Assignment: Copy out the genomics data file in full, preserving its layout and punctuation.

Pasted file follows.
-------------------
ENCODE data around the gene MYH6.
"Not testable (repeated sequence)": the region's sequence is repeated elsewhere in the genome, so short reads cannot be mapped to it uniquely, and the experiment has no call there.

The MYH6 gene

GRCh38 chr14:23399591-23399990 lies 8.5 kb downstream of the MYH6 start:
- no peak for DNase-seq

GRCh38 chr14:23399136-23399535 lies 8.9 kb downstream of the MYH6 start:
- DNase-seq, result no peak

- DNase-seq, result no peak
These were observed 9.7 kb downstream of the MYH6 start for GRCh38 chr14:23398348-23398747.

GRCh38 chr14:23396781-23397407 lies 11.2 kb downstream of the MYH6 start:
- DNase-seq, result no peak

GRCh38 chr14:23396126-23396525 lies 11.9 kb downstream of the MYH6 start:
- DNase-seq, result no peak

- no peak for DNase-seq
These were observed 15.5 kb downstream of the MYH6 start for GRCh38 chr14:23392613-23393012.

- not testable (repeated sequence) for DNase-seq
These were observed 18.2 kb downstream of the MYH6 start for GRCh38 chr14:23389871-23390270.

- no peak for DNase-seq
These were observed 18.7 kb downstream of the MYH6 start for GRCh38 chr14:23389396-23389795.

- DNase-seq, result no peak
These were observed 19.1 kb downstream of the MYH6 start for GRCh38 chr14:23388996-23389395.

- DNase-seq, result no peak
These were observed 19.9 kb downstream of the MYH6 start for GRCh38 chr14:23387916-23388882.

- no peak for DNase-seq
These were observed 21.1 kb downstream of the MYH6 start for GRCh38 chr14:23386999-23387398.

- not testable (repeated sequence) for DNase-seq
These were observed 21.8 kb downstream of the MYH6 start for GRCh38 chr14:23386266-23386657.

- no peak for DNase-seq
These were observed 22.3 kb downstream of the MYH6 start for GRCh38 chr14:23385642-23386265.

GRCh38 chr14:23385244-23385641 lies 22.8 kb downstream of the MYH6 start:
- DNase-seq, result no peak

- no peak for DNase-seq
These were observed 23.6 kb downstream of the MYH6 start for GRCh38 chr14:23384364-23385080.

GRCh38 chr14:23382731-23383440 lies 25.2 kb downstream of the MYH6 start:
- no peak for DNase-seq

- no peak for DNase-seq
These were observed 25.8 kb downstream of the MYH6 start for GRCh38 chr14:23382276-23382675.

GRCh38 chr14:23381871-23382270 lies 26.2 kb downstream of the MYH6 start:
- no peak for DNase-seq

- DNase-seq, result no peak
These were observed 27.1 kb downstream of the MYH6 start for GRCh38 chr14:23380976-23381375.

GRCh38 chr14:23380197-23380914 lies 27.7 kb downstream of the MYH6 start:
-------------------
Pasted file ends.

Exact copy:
ENCODE data around the gene MYH6.
"Not testable (repeated sequence)": the region's sequence is repeated elsewhere in the genome, so short reads cannot be mapped to it uniquely, and the experiment has no call there.

The MYH6 gene

GRCh38 chr14:23399591-23399990 lies 8.5 kb downstream of the MYH6 start:
- no peak for DNase-seq

GRCh38 chr14:23399136-23399535 lies 8.9 kb downstream of the MYH6 start:
- DNase-seq, result no peak

- DNase-seq, result no peak
These were observed 9.7 kb downstream of the MYH6 start for GRCh38 chr14:23398348-23398747.

GRCh38 chr14:23396781-23397407 lies 11.2 kb downstream of the MYH6 start:
- DNase-seq, result no peak

GRCh38 chr14:23396126-23396525 lies 11.9 kb downstream of the MYH6 start:
- DNase-seq, result no peak

- no peak for DNase-seq
These were observed 15.5 kb downstream of the MYH6 start for GRCh38 chr14:23392613-23393012.

- not testable (repeated sequence) for DNase-seq
These were observed 18.2 kb downstream of the MYH6 start for GRCh38 chr14:23389871-23390270.

- no peak for DNase-seq
These were observed 18.7 kb downstream of the MYH6 start for GRCh38 chr14:23389396-23389795.

- DNase-seq, result no peak
These were observed 19.1 kb downstream of the MYH6 start for GRCh38 chr14:23388996-23389395.

- DNase-seq, result no peak
These were observed 19.9 kb downstream of the MYH6 start for GRCh38 chr14:23387916-23388882.

- no peak for DNase-seq
These were observed 21.1 kb downstream of the MYH6 start for GRCh38 chr14:23386999-23387398.

- not testable (repeated sequence) for DNase-seq
These were observed 21.8 kb downstream of the MYH6 start for GRCh38 chr14:23386266-23386657.

- no peak for DNase-seq
These were observed 22.3 kb downstream of the MYH6 start for GRCh38 chr14:23385642-23386265.

GRCh38 chr14:23385244-23385641 lies 22.8 kb downstream of the MYH6 start:
- DNase-seq, result no peak

- no peak for DNase-seq
These were observed 23.6 kb downstream of the MYH6 start for GRCh38 chr14:23384364-23385080.

GRCh38 chr14:23382731-23383440 lies 25.2 kb downstream of the MYH6 start:
- no peak for DNase-seq

- no peak for DNase-seq
These were observed 25.8 kb downstream of the MYH6 start for GRCh38 chr14:23382276-23382675.

GRCh38 chr14:23381871-23382270 lies 26.2 kb downstream of the MYH6 start:
- no peak for DNase-seq

- DNase-seq, result no peak
These were observed 27.1 kb downstream of the MYH6 start for GRCh38 chr14:23380976-23381375.

GRCh38 chr14:23380197-23380914 lies 27.7 kb downstream of the MYH6 start: